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    Question \p{} in regex not working as I expect it to


    I have the following line with regex code in my PHP script:
    PHP Code:
    return preg_match('/^[\p{L}\p{M}\p{N}\p{Pd}\p{Pc}\'.]{2,50}$/u'trim(utf8_encode($_POST[$field]))); 
    Here's how I'm expecting this to work:
    \p{L} any letter in any language, including accented letters.
    \p{M} any mark, such as an accent, which is a separate character
    \p{N} any number
    \p{Pd} any hyphen
    \p{Pc} any underscore or word connector in another language
    \' a single quote

    {2,50} any combination of the above with a length of 2-50 characters
    /u utf8 encoded text

    My reference is regular dash expressions dot info slash unicode.html (had to spell it out - blocked).

    However, given a string like "Dubé", it returns false . Anybody know why this is, || how I can fix it?
    Last edited by ZeroCrash; January 1st, 2013 at 03:20 PM. Reason: Forgot to write the word "dash"
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    Hi,

    I can't reproduce the error, this snippet works like it should. So try to debug the problem on your side: make a minimal example with only the necessary code and try different variants like a hard coded string, other letters like umlauts etc.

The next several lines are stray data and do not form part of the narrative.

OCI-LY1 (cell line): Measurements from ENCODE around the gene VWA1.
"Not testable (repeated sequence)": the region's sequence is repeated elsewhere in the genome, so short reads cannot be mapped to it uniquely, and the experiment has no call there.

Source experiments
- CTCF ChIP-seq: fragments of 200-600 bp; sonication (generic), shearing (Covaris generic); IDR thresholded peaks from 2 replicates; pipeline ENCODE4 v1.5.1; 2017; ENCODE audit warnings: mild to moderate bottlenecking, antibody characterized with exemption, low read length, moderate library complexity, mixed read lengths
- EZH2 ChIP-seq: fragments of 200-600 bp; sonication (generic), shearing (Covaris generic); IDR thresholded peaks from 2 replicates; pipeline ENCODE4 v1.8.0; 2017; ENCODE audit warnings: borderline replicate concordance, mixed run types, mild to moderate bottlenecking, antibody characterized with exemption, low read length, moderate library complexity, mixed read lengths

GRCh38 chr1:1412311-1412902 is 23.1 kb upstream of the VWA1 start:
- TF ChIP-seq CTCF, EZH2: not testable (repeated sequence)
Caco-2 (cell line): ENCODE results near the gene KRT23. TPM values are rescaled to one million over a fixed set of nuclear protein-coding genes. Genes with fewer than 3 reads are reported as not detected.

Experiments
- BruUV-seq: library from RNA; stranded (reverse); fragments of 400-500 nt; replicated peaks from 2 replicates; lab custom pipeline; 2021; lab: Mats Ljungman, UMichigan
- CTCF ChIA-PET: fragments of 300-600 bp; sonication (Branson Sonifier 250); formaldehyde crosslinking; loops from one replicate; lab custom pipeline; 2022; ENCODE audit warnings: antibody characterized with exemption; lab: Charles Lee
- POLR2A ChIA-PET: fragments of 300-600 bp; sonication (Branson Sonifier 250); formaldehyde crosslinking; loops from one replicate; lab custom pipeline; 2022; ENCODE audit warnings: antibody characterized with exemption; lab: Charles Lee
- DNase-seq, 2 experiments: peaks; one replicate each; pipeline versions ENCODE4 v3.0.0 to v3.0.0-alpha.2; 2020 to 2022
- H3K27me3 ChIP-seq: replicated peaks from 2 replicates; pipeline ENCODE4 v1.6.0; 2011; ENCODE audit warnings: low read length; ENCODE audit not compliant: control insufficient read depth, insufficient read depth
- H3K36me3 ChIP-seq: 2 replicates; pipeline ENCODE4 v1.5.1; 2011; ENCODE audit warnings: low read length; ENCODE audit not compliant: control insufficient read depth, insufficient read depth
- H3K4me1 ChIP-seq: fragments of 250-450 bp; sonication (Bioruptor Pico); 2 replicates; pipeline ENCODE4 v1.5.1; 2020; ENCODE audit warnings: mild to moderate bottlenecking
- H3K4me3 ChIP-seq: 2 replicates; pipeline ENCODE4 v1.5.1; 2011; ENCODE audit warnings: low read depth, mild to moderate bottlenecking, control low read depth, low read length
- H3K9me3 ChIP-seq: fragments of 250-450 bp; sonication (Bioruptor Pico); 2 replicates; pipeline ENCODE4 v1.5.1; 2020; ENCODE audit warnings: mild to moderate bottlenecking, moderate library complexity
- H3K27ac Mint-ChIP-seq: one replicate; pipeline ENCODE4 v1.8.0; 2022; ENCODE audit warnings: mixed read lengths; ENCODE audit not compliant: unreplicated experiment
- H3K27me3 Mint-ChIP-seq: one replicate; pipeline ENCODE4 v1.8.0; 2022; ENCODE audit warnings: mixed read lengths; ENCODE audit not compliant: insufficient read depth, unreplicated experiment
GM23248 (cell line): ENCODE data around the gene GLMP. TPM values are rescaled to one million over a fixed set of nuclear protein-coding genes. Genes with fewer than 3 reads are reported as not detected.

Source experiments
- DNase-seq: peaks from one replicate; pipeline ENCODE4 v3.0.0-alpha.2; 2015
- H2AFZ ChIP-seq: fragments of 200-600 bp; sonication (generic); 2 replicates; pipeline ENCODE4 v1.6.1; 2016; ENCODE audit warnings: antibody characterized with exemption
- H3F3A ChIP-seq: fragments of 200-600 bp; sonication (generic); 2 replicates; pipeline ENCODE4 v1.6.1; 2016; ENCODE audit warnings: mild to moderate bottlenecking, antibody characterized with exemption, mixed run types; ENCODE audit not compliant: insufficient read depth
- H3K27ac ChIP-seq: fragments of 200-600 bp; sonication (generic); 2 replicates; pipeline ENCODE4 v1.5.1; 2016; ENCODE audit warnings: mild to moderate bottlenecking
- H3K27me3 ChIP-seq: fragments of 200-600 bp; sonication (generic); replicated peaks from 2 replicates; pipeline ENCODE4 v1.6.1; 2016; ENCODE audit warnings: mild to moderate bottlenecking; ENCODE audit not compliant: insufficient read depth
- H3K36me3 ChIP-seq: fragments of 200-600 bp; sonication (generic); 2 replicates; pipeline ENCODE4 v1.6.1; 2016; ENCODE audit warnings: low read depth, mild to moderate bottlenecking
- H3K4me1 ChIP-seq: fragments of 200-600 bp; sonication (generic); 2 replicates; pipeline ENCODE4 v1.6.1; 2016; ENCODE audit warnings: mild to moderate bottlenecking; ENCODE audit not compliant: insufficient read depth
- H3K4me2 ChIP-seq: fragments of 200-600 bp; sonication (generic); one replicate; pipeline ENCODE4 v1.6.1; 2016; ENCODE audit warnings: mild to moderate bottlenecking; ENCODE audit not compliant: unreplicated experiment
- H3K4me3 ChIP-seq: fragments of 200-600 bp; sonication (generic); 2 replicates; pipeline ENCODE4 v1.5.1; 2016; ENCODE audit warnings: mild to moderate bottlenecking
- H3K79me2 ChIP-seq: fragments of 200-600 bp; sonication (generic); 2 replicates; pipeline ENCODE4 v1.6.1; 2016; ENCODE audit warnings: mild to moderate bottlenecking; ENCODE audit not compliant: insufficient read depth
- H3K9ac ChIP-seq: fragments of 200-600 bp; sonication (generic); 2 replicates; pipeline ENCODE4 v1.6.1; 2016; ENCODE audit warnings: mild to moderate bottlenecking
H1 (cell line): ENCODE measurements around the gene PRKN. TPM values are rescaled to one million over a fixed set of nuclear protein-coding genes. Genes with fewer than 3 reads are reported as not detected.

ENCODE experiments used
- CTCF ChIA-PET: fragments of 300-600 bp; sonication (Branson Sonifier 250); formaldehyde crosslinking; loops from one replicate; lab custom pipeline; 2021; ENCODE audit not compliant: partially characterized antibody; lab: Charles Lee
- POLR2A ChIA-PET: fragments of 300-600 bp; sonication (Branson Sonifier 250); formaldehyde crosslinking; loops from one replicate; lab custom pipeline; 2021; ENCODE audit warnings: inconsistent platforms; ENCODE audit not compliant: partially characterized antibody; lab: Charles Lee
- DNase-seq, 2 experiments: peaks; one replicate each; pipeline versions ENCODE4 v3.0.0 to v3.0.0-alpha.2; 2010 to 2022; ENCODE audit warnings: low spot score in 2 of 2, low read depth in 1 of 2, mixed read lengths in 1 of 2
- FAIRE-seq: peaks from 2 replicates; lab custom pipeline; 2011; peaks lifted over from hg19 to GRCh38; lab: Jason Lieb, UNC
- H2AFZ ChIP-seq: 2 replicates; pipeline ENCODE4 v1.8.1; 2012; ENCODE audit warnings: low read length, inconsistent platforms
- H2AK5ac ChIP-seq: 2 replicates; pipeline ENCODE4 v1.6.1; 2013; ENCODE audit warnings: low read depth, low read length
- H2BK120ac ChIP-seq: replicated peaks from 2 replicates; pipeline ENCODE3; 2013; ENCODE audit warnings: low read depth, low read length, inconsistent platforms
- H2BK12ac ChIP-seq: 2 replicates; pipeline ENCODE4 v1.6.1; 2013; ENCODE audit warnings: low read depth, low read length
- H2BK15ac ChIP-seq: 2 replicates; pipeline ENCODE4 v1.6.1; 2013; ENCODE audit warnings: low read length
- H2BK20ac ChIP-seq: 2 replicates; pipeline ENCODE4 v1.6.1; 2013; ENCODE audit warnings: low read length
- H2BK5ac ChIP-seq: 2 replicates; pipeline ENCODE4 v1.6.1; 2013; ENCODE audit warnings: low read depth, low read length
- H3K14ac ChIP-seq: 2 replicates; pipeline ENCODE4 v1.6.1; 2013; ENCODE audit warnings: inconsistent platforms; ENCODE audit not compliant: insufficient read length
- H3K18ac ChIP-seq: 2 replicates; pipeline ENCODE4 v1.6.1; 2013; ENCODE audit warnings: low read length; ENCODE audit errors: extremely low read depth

Comments on this post

    • ZeroCrash agrees : Thanks for all the help so far, I appreciate it!
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    I found the culprit:
    <meta charset="utf-8" />

    Ideally, I want to be able to take utf-8 content right out of the database and on to an html page, so I'd imagine I want to keep that tag there. Perhaps I could just take it off for the register page, but I don't think I should need to. Here's what I've done in my testing script, which seems to work with the tag still there:
    PHP Code:
        $enc=mb_detect_encoding($_POST['word']);
        print(
    $enc);
        if (
    $enc != "UTF-8") {
            
    $new_comp=utf8_encode($_POST['word']);
        } else {
            print(
    "Not encoding...");
            
    $new_comp=$_POST['word'];
        }
        
    $var=preg_match('/^[\pL\pM\p{Pd}\p{Pc}\'\.]{2,50}$/u'trim($new_comp));
        if (
    $var) {
            print(
    "true");
        } else {
            print(
    "false");
        } 
    This also works, however, if I don't use utf8_encode() ever. Should I rely on the users browser to always send data in UTF-8 when possible with the use of that meta tag?
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    The utf8_encode() functions requires the input to be ISO-8859-1, so it makes no sense if your strings are UTF-8. Just leave it out.

    You should, however, set the document encoding with an HTTP header rather than the meta tag. If your webserver doesn't already do that, you can use PHP for it:
    PHP Code:
    header('Content-type: text/html; charset=utf-8'); 

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